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Crime News CrimeCon 2022

Confirmation Bias And The 'Owl Theory': Revisiting The Death Of Kathleen Peterson From 'The Staircase'

The theory of Kathleen Peterson's 2001 death, featured in the hit docuseries "The Staircase," has been laughed at and mocked by local authorities — but this may be because of confirmation bias, defense attorneys Sonia Pfeiffer and David Rudolf say.

By Kevin Dolak
Michael Peterson G

A trailer for HBO Max’s highly-anticipated dramatization of the hit Netflix series “The Staircase” was shown at CrimeCon 2022 in Las Vegas on Friday afternoon, as podcast co-hosts Sonia Pfeiffer and David Rudolf discussed how tunnel vision and cognitive bias may have played a role in the case of Kathleen Peterson’s death and further detailed the case’s controversial “owl theory.” 

At the panel, titled “Wrongful Convictions: The Role of Cognitive Bias,” former TV journalist and current criminal defense attorney Sonia Pfeiffer was joined by trial attorney David Rudolf, who defended Michael Peterson after he was accused of killing his wife, Kathleen Peterson, in 2001. 

From the stage, Pfeiffer concisely laid out the two concepts to the audience, explaining that tunnel vision is when a person looking at a criminal case is focusing on one single theory, or one suspect, while blocking other possibilities out and actively looking for evidence that supports the single theory. Cognitive bias, she explained, refers to how humans naturally process new information; because we are sending new information constantly, our brains need to come up with a way to process it all, so we use filters and shortcuts.

Sonia Pfeiffer David Rudolf

“Tunnel vision … narrows the focus of an investigation to the single target or a single theory,” Pfeiffer said from the Las Vegas stage. “Confirmation bias leads investigators and prosecutors to value evidence supporting their theory and ignore or undervalue evidence that suggests their theory might be incorrect.”

On December 9, 2001, Michael Peterson contacted authorities, saying he’d discovered his wife at the bottom of a staircase at their North Carolina home. He insisted she must have fallen down the stairs, but investigators became convinced that Kathleen Peterson had been beaten to death—likely by her husband. In October 2003, Michael Peterson was convicted of first-degree murder and sentenced to life in prison, unable to convince a jury that she had fallen down the stairs. But a lengthy appeal process raised serious questions about Peterson's conviction and, in 2017, he was released after entering an Alford plea — a guilty plea whereby a defendant does not admit to the criminal act.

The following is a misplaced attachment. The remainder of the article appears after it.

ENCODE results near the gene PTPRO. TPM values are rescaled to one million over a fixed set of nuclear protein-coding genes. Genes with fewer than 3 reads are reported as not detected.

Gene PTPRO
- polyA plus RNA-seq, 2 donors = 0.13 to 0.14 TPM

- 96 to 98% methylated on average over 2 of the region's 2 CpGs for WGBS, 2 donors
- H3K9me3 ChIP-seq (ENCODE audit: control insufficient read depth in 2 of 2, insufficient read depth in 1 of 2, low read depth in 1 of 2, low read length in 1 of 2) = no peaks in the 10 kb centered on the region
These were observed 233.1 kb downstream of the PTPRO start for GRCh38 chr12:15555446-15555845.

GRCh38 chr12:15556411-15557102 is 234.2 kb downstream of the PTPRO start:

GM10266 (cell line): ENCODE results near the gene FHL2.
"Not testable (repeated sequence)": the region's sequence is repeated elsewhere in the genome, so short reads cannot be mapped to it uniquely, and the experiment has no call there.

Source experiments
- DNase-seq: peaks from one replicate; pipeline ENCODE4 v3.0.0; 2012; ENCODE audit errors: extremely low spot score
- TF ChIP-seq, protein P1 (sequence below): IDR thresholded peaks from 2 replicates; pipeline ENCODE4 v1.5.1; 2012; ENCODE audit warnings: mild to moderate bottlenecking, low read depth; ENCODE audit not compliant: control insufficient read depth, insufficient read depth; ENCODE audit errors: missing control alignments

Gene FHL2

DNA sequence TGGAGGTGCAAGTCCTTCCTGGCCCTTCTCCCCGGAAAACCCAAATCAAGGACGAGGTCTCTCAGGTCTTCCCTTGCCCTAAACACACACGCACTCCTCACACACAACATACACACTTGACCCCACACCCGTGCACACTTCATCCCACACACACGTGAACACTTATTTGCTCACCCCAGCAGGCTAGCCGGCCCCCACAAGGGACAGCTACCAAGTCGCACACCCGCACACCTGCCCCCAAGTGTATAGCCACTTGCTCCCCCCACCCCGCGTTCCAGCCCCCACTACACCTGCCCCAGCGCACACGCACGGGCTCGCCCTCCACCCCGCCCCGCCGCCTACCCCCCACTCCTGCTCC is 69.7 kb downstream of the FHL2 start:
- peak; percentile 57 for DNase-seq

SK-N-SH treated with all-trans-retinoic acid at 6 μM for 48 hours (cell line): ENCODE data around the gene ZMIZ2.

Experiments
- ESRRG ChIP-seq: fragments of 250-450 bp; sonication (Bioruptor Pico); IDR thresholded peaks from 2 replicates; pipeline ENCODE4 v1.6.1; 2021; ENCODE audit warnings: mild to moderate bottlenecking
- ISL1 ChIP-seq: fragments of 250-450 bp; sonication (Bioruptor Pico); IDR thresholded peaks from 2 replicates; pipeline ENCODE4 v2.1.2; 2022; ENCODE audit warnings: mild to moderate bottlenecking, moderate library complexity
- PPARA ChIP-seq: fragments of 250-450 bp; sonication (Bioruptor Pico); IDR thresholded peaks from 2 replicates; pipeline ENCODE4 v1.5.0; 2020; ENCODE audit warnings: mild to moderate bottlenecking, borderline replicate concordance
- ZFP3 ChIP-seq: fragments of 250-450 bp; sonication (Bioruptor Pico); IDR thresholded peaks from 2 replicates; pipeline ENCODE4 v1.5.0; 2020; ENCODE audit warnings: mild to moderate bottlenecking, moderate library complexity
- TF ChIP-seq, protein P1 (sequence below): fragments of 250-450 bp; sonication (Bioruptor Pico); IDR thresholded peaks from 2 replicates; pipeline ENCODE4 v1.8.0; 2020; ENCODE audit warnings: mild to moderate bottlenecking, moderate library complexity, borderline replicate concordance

Peterson’s winding story has captivated true crime fans, some of whom were treated at Friday’s panel to never-before-seen scenes that didn’t make the cut of the 16-part Netflix series. The first was used to illustrate the co-hosts’ overarching point on how confirmation bias can enter an investigation. The second was just hilarious. 

In the first scene, “alleged blood spatter expert” (as Rudolf referred to him as) Duane Deaver, an employee of the State Bureau of Investigation in North Carolina, is seen using a mannequin with a sponge on its head to show how blood would splatter as Kathleen Peterson was allegedly attacked. This, the panel’s hosts say, is an example of both junk science and noble cause corruption — wherein an individual will use unethical or illegal means to attain desirable goals.

The second previously unseen clip showed Rudolph questioning a supposed Temple University physics professor and expert witness during cross-examination. Rudolph had already discovered that the witness was, in fact, a phony who periodically would present himself as an academic fit to testify at trials; the attorney had already obtained a letter from the chair of the Department of Physics at Temple University denouncing the man, who had become an annual gadfly as he faked his credentials with the Philadelphia college. As Rudolf read the letter to the court, a woman seen in the courtroom in the background has trouble containing her laughter as it all plays out. 

The clip that got the biggest reaction from audiences in the Las Vegas convention center and online chat room, however, was from the forthcoming adaptation of “The Staircase,” which stars Toni Colette and Colin Firth as the Petersons. The trailer lays out the premise of the case and indicates that Colette’s Kathleen Peterson will have a large role in the limited series, which premiers on May 5. 

Also seen in the trailer, pinned to a board in a courtroom, is a stuffed owl. This is a nod to the widely dismissed “owl theory” of Peterson’s death. Durham attorney T. Lawrence Pollard, who was a neighbor of the Petersons, presented the notion that, rather than having been bludgeoned by her husband or fallen down the stairs, Kathleen had been attacked by an owl outside her home. The evidence list of the crime scene showed that a microscopic owl feather was listed, as was a wood sliver from a tree limb that was also found in a clump of hair that Kathleen had in her own hand.

This theory has been laughed at and mocked by local authorities and generally not taken particularly seriously, as it seems so implausible on its face. But as Pfeiffer and Rudolph, who discussed the theory at CrimeCon in 2019, both point out, this could be another case of tunnel vision and confirmation bias hindering the discovery of the truth — this time, in a major investigation that sent a possibly innocent man away for years.

CrimeCon 2022 is produced by Red Seat Ventures and presented by Oxygen.